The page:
THE Atlantic coast was battered by 14m waves over the weekend - and residents are braced for more bad weather to come.
The Gironde, Landes and Pyrénées-Atlantiques departments remain on orange alert for flooding as the storms that first hit the French coast on Friday night continue. Other departments along the Atlantic west are on yellow alert.
This comes as new « natural disaster » decrees have been made for insurance purposes for Brittany and the Var.
Over the weekend, storms driven by a combination of high seasonal tides and a major depression to the north of the British Isles, smashed into the coast of 11 departments in the west.
On Saturday, waves of up to 14.2m were observed in Iroise, nearto Brest harbour. On Sunday high seas shattered the windows of a hotel in Biarritz, while in Saint-Jean-de-Luz, a thalassotherapy (sea water therapy) complex was evacuated as a precaution on Saturday night as waves ranged between 5.5m and 8.3m.
Along the coast, seawalls were overtopped in some towns, breaking shop windows and flooding streets. Despite the conditions, no injuries were reported.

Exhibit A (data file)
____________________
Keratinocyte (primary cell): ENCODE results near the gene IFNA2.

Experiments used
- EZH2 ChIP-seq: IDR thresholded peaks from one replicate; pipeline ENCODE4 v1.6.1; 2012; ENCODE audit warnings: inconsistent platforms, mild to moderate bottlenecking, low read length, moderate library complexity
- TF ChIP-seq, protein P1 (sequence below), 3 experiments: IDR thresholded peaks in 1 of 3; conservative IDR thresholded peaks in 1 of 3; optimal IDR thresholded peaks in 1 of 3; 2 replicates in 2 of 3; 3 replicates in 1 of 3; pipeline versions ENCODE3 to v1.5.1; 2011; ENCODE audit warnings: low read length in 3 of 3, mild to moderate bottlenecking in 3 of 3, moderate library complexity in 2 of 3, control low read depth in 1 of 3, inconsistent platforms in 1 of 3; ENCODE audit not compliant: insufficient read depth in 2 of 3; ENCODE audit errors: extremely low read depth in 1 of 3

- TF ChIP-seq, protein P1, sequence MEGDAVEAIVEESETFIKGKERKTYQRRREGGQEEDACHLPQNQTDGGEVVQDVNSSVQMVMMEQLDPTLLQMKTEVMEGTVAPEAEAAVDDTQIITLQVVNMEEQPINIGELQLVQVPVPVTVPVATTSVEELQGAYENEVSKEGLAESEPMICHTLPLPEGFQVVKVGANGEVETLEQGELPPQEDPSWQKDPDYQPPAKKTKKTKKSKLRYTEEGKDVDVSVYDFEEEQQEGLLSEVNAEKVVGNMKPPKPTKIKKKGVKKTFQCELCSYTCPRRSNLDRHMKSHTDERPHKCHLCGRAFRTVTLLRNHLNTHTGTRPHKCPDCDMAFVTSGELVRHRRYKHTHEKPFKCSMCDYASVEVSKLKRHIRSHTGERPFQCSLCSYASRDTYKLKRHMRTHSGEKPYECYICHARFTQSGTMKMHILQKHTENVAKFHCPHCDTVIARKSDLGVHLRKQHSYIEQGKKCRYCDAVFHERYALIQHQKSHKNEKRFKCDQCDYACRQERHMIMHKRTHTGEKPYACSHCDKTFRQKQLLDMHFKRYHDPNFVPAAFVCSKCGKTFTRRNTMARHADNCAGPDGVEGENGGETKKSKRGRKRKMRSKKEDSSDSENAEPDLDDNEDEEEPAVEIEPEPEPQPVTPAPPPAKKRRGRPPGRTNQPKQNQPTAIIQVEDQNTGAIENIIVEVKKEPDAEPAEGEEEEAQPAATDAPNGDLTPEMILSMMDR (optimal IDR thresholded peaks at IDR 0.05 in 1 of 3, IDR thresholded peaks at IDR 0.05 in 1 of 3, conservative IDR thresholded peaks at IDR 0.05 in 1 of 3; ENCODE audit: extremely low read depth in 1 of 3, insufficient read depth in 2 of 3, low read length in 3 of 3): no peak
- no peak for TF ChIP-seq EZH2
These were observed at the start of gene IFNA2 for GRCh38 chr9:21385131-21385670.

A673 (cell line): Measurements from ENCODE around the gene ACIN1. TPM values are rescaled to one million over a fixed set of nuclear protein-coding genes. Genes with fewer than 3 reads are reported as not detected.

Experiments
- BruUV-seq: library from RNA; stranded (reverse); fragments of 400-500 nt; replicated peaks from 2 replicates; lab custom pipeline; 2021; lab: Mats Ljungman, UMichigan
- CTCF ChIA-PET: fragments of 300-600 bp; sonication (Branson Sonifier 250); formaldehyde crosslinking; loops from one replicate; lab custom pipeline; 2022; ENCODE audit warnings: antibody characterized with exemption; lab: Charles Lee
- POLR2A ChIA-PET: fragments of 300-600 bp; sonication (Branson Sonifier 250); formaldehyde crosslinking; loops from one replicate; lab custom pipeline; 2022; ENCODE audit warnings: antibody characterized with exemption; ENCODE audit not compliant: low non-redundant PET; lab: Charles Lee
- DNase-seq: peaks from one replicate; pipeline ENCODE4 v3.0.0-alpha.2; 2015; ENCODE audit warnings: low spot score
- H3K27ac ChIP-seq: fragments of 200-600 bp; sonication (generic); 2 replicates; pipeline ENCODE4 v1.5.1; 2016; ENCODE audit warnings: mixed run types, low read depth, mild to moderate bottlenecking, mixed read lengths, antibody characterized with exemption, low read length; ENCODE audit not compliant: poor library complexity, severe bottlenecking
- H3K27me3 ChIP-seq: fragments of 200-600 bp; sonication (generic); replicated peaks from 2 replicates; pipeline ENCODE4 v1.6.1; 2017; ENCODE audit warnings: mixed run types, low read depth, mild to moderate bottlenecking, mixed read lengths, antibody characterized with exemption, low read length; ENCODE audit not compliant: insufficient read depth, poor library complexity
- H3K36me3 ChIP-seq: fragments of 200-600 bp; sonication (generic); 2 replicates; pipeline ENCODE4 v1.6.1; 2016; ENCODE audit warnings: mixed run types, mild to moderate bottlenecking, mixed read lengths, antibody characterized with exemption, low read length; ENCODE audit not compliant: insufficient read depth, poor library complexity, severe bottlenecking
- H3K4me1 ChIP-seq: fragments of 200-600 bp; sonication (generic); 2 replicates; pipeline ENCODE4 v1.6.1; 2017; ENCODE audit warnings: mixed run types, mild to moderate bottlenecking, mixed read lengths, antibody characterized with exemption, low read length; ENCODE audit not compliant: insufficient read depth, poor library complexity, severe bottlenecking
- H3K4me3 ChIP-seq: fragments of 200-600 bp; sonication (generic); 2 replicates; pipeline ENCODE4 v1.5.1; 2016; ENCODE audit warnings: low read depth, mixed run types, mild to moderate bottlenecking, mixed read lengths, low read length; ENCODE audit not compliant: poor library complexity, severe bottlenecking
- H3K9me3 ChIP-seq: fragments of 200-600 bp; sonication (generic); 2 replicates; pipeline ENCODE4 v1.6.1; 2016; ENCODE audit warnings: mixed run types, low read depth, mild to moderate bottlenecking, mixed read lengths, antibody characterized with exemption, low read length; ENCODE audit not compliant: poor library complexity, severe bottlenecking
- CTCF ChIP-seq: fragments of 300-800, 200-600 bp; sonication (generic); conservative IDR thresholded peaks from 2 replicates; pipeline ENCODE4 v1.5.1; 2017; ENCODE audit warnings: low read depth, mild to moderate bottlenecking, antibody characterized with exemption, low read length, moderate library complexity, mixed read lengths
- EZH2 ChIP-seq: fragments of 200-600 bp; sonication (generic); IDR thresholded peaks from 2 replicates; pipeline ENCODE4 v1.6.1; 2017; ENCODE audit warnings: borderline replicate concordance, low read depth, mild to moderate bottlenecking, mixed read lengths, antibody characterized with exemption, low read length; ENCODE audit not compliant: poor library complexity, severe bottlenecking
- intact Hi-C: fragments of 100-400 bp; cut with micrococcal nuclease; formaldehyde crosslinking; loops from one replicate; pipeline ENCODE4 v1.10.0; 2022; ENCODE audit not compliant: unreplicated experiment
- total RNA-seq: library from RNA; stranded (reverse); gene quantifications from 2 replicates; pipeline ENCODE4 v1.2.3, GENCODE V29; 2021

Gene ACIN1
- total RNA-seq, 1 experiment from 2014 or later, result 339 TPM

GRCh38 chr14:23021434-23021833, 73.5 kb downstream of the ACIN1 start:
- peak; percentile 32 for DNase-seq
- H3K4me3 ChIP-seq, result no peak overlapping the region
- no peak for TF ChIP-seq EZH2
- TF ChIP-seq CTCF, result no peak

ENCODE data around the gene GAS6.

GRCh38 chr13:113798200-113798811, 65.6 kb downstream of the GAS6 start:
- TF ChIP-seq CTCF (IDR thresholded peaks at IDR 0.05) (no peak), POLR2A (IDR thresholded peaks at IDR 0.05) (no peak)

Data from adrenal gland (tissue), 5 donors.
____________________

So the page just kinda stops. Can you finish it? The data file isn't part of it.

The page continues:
Great swathes of France have been affected by extreme weather conditions this year.
In January, heavy rain caused severe flooding in the Var and Alpes Maritimes departments in the southeast, while the Landes and Pyrénées Atlantiques departments in the southwest were also affected as was Brittany.
A first batch of Breton communes was declared as having been subject to a natural disaster last month, and a declaration relating to dozens more was published in the «em »Journal Officiel yesterday – as listed here. Also yesterday a decree was published relating to 19 communes of the Var. February’s Connexion has information on insurance claims for damage of this kind.
Nice-Matin today reported that 286mm of rain fell in Nice in January, easily beating the previous record of 264mm from 1978. In south-west France, Dax recorded 301mm of rain last month, beating the 296mm high of 1986.
In contrast, only 22mm of rain fell in Perpignan - 66% less than the January average.
In Quimperlé, on the Brittany coast, shops and homes had to be evacuated after the Laïta River burst its banks last month, and a woman was swept to her death in Biarritz as storms lashed the Atlantic coast.
Also last month, tornadoes were spotted near Fessenheim, in southern Alsace, as well Nord-Pas-de-Calais and in Picardy.
France is not alone in experiencing devastating weather. Storms battered the whole of Europe this weekend. In Italy, hundreds were evacuated from Pisa. In Serbia, strong winds tore down power lines while snowdrifts blocked roads. The government sent soldiers and police troops to the streets to help evacuate people stranded in cars and buses.
Southwest England and south Wales suffered their fifth wettest January since records began in 1910. Some areas have also suffered prolonged flooding, with the torrential rain leaving villages on the Somerset Levels under water for more than a month.